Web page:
27 September – Astronomers report, for the first time, the release of cyanide gas and dust from an interstellar object, particularly from the interstellar comet 2I/Borisov.[379]
30 September – By combining doses of lithium, trametinib and rapamycin into a single treatment, researchers extend the lifespan of fruit flies (Drosophila) by 48%.[380]

8 October: Researchers find human cartilage repair mechanism which may allow entire limbs to regenerate.[381]

1 October
Scientists at the Deep Carbon Observatory quantify the amount of carbon held by the Earth, finding that 1.85∗1018 tonnes is present, the vast majority below ground.[382][383]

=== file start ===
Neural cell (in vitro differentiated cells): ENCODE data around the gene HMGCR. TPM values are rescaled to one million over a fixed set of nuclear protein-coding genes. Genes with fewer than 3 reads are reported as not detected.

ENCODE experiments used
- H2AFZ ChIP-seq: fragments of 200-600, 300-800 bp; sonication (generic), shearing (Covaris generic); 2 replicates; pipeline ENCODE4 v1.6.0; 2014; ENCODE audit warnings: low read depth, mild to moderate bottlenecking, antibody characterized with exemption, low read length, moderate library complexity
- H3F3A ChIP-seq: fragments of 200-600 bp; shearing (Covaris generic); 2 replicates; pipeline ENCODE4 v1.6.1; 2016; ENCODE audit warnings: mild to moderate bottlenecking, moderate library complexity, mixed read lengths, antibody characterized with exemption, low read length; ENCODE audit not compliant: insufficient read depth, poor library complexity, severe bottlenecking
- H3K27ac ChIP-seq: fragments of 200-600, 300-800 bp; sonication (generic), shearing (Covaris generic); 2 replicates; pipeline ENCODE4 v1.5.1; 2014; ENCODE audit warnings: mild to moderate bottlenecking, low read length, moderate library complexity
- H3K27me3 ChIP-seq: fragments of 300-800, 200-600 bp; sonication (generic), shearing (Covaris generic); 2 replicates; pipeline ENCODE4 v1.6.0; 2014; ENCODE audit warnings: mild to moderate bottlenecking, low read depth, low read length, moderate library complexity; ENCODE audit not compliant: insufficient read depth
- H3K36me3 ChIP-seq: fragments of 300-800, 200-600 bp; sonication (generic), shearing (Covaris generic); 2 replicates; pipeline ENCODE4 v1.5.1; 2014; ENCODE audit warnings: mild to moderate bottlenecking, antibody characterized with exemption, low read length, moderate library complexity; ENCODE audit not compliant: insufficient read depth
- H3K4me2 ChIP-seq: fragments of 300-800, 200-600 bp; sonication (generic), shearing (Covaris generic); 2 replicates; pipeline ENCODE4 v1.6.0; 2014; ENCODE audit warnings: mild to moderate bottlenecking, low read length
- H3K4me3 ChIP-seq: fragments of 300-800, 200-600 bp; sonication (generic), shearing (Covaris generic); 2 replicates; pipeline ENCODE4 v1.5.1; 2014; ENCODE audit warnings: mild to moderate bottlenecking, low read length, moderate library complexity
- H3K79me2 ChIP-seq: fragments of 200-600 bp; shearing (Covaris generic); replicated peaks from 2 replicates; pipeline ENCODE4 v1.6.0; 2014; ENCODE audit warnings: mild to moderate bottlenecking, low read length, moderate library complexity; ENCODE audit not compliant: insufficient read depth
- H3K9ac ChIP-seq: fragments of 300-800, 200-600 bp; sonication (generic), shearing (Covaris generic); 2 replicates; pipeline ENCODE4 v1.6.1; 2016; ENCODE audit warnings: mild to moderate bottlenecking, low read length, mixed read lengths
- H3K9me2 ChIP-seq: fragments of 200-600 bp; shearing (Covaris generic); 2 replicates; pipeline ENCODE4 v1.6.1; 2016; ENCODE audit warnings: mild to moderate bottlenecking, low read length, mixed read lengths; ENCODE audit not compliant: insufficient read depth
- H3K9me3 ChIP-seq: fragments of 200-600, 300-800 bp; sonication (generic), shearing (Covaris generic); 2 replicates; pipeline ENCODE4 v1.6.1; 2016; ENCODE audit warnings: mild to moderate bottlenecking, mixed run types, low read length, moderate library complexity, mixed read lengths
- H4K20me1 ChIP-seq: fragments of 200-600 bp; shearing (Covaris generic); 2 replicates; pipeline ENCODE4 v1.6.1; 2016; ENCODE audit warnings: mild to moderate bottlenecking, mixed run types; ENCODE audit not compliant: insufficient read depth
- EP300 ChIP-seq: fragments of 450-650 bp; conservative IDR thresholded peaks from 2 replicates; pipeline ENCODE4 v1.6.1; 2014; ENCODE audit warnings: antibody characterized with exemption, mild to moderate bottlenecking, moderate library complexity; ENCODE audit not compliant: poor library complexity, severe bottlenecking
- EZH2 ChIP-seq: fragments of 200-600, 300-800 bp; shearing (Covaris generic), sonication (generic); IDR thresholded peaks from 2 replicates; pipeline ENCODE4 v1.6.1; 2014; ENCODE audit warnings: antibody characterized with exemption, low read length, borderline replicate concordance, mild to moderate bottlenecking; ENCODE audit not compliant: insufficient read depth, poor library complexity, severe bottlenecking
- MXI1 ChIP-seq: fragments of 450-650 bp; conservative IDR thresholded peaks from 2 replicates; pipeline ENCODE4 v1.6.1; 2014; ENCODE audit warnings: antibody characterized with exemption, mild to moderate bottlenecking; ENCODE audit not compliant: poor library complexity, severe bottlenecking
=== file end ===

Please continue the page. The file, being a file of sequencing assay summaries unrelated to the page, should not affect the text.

Scientists at the University of California, San Diego describe how a protein named Dsup (Damage suppression protein) binds to chromatin, which protects the cells of tardigrades and may explain the animals' tremendous resilience.[384]
Physicists report a way of determining the state of Schrödinger's cat before observing it.[385][386]
2 October – Scientists reveal the photo carrier dynamics in heterojunction phototransistors and show how molecular packing can impact on photoresponse. The study could lead to new schemes to engineer efficient photo carrier transport in general.[387]
4 October – Scientists use a new parallelised technique, known as femtosecond projection TPL (FP-TPL), to 3D print nanoscale structures up to 1,000 times faster than conventional two-photon lithography (TPL).[388][389]
7 October